To the south of Aleza Lake, this Provincial Park is nestled in the rolling mountains. This park is a densely forested upland with open areas on the lakefront. Walks along the shoreline, swimming and angling for rainbow trout/burbot are popular activities. This park's attraction is magnificent, along with watersports and many hiking/cycling trails and viewing areas.
Puren is central BC’s most extensive ski and board mountain for over 40 years. You can experience some of the best skiing and snowboarding in this area with over 1,100 vertical feet of skiing on dry powder snow, treed runs and uncrowded slopes.
The park is in the Hart Ranges of the Canadian Rockies. This park protects the nationally significant Fang Cave complex, which includes the ninth longest cave in Canada. Spelunkers in the caves are for the experienced. The park also provides an easily accessible destination for backcountry recreation and showcases picturesque alpine bowls, three small alpine lakes, and distinctive limestone pinnacles and ridges. Two separate trails give access to small alpine basins, with a connection over Fang Mountain.
The shores of Aleza Lake, from 1912, provide an interesting and provocative history. This small town originated with farmers and trappers who constructed a post office, small store, school, and church. The community grew with other services, a hotel, butchery, flour and feed storage. A poolroom, sports facility with a covered hockey/skating rink followed quickly behind. The 1930s saw a small restaurant open, a community hall, a wharf with changing rooms, a diving tower and a children’s pool. Prestigious balls and carnivals were well attended not only by the locals but by railway from Prince George. Today, there are some remnants. However, most of the town burned to the ground and covered in brambles.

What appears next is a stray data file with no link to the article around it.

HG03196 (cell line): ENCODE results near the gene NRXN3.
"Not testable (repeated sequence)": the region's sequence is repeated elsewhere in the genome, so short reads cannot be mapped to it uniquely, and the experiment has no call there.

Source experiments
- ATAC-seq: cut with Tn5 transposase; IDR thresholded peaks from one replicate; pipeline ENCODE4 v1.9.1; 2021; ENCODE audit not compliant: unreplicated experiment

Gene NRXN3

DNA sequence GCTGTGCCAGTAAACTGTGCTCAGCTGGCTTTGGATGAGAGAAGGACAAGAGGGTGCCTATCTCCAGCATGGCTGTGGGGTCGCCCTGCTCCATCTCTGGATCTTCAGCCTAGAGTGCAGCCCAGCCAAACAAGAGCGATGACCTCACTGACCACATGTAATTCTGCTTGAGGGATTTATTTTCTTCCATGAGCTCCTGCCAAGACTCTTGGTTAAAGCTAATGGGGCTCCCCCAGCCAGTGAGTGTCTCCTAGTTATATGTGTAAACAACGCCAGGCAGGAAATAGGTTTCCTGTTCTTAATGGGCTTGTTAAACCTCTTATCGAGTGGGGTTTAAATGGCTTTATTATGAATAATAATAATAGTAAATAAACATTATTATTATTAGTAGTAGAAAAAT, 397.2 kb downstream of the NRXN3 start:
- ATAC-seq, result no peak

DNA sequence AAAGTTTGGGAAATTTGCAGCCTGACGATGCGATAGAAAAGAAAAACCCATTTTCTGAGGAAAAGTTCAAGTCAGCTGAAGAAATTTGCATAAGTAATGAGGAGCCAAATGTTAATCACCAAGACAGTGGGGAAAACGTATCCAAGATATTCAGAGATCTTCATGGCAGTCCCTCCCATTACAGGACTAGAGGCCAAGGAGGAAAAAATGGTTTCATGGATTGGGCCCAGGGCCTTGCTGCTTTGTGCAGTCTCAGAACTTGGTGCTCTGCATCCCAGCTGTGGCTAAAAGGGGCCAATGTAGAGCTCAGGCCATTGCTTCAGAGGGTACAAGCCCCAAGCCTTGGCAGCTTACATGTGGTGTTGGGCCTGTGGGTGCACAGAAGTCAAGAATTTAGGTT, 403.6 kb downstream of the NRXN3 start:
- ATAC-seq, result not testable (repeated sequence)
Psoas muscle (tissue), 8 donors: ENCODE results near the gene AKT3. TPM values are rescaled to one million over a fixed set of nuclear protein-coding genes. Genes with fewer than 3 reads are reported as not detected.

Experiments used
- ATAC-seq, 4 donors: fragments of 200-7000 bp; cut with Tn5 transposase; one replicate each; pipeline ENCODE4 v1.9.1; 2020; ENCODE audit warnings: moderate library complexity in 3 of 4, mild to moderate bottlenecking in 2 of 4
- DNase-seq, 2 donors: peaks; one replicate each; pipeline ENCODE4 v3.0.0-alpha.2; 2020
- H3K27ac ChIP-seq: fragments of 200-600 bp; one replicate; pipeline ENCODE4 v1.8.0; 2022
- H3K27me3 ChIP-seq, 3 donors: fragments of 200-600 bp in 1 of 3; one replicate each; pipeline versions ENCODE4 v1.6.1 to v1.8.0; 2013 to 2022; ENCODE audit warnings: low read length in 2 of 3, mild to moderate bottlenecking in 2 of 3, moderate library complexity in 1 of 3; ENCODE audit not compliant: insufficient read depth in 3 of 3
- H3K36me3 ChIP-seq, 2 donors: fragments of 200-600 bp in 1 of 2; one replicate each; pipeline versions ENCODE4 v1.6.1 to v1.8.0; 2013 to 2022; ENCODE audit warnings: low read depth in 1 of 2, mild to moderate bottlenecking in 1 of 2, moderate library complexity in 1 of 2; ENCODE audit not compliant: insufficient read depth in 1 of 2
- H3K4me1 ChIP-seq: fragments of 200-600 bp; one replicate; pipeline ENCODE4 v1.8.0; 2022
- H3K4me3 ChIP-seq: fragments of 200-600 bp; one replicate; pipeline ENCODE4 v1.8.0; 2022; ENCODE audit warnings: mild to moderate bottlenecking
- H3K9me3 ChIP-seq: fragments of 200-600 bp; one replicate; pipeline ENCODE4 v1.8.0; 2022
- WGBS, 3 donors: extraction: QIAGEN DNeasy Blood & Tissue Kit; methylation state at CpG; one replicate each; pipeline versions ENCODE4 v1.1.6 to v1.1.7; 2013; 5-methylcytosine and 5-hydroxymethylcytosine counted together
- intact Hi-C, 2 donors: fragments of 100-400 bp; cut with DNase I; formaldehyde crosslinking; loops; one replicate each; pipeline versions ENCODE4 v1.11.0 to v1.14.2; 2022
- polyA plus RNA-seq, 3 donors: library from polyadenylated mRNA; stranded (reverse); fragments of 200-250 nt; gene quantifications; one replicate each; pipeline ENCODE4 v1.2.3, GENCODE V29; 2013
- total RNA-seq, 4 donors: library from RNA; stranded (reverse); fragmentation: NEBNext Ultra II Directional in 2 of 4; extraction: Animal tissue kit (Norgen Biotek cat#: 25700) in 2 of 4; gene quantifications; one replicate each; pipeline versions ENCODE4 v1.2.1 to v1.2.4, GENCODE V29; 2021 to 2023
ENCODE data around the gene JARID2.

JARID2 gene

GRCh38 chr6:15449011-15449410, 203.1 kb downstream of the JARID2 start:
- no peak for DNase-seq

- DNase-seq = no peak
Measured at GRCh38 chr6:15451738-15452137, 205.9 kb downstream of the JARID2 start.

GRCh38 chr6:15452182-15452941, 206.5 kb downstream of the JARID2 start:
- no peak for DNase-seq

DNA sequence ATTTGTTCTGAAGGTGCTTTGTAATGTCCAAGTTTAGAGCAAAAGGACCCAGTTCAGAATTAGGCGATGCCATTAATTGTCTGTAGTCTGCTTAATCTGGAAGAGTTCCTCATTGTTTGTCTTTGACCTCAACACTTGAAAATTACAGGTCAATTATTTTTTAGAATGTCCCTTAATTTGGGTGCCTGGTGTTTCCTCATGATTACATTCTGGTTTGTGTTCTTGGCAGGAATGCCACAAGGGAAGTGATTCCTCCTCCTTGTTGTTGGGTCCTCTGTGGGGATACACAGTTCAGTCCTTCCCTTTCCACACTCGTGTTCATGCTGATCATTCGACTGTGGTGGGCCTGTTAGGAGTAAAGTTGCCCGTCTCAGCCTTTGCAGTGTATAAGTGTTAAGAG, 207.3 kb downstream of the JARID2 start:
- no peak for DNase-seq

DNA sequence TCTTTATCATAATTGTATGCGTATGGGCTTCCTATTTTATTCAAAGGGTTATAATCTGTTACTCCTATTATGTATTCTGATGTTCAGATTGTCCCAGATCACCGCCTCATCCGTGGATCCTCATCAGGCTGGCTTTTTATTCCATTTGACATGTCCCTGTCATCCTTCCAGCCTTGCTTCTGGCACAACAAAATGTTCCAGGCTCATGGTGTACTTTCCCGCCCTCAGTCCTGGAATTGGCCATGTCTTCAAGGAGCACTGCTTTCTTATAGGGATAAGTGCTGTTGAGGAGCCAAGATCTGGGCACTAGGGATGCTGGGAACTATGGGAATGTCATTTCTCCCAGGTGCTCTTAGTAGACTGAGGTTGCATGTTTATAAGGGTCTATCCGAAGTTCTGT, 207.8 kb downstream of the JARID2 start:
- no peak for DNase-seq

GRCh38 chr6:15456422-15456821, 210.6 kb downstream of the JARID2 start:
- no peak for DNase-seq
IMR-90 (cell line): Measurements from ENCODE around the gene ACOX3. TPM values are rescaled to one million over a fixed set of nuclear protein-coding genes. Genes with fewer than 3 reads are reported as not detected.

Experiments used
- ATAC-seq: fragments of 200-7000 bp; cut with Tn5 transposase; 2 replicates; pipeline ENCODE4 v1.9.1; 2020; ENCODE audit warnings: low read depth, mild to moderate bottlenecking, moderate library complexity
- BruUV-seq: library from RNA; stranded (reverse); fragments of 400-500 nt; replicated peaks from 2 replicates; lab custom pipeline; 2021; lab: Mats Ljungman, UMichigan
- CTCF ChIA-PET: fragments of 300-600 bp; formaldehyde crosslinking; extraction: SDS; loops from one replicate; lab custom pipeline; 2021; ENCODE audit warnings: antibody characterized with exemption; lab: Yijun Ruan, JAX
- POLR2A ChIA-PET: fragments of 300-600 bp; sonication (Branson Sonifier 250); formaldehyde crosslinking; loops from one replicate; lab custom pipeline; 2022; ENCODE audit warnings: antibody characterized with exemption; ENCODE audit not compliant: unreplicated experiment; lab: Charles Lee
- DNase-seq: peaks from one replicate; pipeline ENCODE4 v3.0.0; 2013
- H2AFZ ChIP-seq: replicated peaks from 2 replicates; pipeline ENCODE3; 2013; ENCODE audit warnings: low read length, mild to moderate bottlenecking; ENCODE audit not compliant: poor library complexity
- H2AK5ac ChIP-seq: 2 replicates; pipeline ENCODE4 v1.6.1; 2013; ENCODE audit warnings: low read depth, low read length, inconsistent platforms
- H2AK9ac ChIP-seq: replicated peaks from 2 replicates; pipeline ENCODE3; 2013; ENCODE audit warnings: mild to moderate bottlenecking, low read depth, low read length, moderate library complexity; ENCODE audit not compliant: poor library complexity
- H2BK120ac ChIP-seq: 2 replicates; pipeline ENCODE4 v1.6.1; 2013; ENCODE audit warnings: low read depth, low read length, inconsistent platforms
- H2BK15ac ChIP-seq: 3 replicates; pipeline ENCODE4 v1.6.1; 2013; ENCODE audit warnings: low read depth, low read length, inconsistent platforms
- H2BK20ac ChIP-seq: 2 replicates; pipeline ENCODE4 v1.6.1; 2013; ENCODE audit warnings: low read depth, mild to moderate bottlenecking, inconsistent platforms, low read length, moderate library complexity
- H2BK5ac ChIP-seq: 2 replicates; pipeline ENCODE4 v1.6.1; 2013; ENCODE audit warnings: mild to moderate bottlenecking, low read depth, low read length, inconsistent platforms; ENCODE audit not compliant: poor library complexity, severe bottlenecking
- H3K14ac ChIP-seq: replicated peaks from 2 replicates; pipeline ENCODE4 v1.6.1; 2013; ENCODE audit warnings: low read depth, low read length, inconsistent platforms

A channel of the Fraser River carved out the oxbow lakes, comprising westerly Little Lake, Aleza Lake in the center with Hansard Lake to the east. Little Lake was also called Hotchkiss Lake after Thomas and Louise L. Hotchkiss, the first homesteaders on its shores. Long after the family departed, their abandoned log cabin remained standing at the lake's western end. Aleza Lake's memorable features were the white-water lilies on the south shore and cranberry bogs on the north side.
The Aleza Lake Research Forest is a 9,000-hectare outdoor research facility and working forest. This project provides research and education facilities and opportunities to groups for ecosystem and resource management studies. The program was established in 1924 and is still active today.
54° 7'22.24"N and 122° 4'35.21"W
The following uses of land, buildings and structures are permitted uses:
THE SOUTHWEST 1/4 OF DISTRICT LOT 2897 CARIBOO DISTRICT
Our property descriptions and geographical information are taken from the BC Assessment Authority, Land Titles Office, government maps and other sources. While LandQuest® does not guarantee the information, we believe it to be accurate, but should not be relied upon without verification. This communication is not intended to cause or induce breach of an existing agency agreement.